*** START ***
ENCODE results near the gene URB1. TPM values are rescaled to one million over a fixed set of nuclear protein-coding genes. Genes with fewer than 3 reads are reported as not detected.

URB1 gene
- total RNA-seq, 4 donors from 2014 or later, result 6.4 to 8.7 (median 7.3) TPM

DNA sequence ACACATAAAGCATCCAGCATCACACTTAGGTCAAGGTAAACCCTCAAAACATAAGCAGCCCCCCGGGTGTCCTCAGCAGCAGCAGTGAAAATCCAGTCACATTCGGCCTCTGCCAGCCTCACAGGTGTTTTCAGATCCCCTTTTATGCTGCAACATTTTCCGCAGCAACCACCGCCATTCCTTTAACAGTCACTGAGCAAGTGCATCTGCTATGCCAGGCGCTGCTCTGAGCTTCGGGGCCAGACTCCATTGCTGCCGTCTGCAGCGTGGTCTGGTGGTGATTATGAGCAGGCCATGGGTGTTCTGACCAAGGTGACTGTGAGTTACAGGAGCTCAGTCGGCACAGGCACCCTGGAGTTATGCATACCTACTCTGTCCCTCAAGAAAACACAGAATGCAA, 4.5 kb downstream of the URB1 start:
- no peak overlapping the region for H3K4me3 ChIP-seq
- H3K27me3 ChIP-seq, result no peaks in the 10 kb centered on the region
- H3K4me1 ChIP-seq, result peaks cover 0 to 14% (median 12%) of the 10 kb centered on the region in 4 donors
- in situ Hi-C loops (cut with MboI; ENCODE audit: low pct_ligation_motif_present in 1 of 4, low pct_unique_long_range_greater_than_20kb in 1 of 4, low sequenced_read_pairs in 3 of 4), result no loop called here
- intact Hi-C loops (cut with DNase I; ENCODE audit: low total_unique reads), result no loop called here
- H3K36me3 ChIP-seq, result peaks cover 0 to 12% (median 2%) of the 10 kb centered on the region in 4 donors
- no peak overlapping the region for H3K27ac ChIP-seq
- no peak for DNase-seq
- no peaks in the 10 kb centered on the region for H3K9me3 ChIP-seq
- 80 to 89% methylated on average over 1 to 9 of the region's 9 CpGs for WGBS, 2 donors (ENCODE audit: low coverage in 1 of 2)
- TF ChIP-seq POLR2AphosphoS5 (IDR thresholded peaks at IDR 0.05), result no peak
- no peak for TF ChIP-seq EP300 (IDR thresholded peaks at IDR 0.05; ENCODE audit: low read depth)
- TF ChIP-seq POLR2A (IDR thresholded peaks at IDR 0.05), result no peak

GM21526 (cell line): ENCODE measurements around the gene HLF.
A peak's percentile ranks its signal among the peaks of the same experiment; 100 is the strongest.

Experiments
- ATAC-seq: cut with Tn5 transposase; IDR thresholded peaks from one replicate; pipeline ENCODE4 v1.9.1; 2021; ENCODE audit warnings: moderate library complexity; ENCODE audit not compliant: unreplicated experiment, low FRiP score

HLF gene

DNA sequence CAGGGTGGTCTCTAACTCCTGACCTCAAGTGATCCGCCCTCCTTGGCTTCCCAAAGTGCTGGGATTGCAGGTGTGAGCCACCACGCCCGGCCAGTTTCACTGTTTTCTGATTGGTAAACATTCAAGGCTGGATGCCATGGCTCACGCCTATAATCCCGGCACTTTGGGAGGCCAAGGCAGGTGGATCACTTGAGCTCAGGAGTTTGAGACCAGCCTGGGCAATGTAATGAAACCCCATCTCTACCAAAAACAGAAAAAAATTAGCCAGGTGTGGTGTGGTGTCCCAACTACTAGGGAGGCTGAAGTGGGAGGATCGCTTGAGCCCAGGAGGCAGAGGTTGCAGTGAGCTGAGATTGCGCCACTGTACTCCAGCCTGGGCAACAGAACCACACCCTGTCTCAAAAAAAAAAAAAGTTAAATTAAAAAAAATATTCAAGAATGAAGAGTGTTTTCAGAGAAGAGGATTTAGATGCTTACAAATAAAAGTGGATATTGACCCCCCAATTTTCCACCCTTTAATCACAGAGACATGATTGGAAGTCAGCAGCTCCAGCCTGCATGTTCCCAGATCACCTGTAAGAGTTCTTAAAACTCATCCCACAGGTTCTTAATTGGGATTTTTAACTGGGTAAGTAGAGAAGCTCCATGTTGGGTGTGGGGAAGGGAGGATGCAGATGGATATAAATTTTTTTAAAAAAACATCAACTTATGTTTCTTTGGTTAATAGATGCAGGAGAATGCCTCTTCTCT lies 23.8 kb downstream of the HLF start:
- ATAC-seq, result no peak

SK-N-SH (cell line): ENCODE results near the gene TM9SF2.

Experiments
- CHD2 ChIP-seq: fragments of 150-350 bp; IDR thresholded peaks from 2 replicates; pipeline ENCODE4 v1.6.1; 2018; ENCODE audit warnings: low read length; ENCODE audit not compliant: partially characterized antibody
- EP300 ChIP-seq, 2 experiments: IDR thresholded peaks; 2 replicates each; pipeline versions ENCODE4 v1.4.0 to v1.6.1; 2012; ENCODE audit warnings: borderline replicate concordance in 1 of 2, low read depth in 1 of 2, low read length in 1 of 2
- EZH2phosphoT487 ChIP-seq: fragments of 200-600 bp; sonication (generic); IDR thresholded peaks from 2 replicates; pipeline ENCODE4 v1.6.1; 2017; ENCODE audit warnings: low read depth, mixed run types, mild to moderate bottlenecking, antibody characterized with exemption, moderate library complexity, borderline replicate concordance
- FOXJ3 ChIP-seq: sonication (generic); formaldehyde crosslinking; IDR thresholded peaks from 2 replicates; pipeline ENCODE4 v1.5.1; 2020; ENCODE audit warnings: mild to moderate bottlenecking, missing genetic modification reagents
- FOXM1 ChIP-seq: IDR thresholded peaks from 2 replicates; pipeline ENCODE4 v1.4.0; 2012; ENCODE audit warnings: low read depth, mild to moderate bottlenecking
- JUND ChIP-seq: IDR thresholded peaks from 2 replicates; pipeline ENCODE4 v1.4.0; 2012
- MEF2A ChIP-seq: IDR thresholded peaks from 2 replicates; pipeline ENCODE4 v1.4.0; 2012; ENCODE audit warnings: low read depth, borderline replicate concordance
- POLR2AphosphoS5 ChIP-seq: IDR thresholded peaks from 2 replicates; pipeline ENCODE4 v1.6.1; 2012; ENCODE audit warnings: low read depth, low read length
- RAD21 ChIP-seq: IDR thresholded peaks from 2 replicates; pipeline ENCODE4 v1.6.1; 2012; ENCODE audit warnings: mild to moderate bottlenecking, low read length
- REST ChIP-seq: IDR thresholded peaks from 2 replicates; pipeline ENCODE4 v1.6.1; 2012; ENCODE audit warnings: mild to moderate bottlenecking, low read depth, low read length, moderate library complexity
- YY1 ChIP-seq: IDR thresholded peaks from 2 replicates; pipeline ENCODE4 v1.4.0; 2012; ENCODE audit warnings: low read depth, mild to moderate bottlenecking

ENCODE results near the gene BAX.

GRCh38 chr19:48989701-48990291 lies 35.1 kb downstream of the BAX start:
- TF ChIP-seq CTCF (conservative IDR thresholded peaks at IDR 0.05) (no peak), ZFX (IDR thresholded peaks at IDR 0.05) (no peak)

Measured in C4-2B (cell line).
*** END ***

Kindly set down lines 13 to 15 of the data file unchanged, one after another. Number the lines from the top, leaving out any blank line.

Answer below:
- no peaks in the 10 kb centered on the region for H3K9me3 ChIP-seq
- 80 to 89% methylated on average over 1 to 9 of the region's 9 CpGs for WGBS, 2 donors (ENCODE audit: low coverage in 1 of 2)
- TF ChIP-seq POLR2AphosphoS5 (IDR thresholded peaks at IDR 0.05), result no peak